Maybe it's me or Europe, but I choose platform over users. Been freeware coder 15+ years, just like to do stuff.

  • http://twitter.com/joe_kim Joseph Kim

    I had such a bad experience with Windows and Symbian programming that I would not develop for those platforms again unless major improvements were made regardless of how many users there are. Personally, I was drawn to iPhone not because of the users but because of the slick interfaces that could be built versus the competing platforms. Graham's argument resonates with me as a developer more. I think you underestimate how much developers are motivated by building stuff they are personally passionate about versus profit-motive/user adoption.

  • http://jasoncrawford.org jasoncrawford

    Joe, Jouni, I'm sure there are plenty of devs who just follow their own interests, including in choice of platform. What I'm saying is that they're a minority and don't drive the market.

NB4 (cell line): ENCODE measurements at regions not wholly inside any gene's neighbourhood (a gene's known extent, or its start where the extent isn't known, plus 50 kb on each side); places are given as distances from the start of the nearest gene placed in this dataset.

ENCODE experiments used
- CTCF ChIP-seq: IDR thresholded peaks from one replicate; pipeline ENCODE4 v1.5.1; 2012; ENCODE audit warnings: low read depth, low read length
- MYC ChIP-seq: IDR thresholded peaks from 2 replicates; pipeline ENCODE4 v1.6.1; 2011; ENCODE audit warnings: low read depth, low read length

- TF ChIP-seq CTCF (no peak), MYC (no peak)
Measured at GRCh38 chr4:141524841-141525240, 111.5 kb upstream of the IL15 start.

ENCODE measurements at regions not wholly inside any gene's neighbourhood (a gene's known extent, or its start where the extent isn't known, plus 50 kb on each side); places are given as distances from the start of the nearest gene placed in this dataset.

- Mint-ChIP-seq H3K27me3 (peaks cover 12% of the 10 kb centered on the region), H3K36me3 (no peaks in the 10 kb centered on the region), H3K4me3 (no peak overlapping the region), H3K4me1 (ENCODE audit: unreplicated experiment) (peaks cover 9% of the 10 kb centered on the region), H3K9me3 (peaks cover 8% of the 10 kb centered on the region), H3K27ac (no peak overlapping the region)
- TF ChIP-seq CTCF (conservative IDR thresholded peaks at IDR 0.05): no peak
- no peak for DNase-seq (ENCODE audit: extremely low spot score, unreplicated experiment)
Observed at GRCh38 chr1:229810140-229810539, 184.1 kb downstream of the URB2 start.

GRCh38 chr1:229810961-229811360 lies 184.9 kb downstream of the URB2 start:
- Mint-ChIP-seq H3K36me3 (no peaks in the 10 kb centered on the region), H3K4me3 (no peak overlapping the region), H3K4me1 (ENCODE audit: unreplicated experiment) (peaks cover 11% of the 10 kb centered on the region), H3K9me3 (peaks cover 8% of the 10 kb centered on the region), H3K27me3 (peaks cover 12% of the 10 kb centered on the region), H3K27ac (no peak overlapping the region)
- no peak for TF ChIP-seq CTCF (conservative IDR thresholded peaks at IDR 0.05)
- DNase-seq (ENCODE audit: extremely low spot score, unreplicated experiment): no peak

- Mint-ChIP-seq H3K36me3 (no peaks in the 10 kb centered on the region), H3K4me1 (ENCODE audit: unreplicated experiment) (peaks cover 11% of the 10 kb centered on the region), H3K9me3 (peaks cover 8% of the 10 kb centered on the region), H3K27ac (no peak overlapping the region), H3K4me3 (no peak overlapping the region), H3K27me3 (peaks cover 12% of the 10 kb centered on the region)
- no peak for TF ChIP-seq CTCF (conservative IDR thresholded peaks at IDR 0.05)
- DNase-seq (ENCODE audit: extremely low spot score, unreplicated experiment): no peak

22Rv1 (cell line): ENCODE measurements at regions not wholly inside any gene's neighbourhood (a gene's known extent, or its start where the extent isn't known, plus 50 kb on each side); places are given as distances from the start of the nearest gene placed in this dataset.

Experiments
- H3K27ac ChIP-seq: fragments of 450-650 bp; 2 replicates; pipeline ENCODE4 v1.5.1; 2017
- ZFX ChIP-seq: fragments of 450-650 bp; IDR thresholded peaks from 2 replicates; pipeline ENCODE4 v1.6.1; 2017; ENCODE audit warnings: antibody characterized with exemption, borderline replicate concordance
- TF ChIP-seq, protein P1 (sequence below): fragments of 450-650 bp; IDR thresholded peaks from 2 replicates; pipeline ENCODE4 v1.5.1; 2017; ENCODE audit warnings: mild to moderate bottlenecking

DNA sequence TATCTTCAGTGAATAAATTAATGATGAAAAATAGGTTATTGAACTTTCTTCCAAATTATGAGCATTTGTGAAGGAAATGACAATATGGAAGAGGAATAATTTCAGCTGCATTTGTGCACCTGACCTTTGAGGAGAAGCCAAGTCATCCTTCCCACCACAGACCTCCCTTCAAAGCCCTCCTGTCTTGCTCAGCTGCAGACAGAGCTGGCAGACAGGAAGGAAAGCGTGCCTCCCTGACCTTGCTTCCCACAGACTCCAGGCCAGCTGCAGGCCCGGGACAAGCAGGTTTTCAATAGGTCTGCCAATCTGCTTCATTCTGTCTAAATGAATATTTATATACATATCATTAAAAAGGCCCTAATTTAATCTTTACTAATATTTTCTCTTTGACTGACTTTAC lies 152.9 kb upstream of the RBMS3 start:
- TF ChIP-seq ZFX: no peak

• http://twitter.com/joe_kim Joseph Kim

      You know what mobile development was like before the iPhone. The mobile development process was absurdly stifling. Very little applications were written or used. Developers flocked to the iPhone even before they had many users. Symbian smart phones are still a market leader, yet they posses much less developer mindshare. The app store for all its warts has netted 100k applications written by developers. The apps create enormous value for users and are driving the future of the mobile market.

      Developers sense the value of technology early on, build the solutions and the users come around later.

      • http://jasoncrawford.org jasoncrawford

        “Developers flocked to the iPhone even before they had many users.” Is that true? The iPhone SDK wasn't released until the iPhone had been out for almost a year; weren't there millions of iPhones + iPod Touches out there?

        “Symbian smart phones are still a market leader.” Are they a leader in the US? I thought they were mostly in Europe and Japan.

  • http://www.seancast.com/ Sean Saulsbury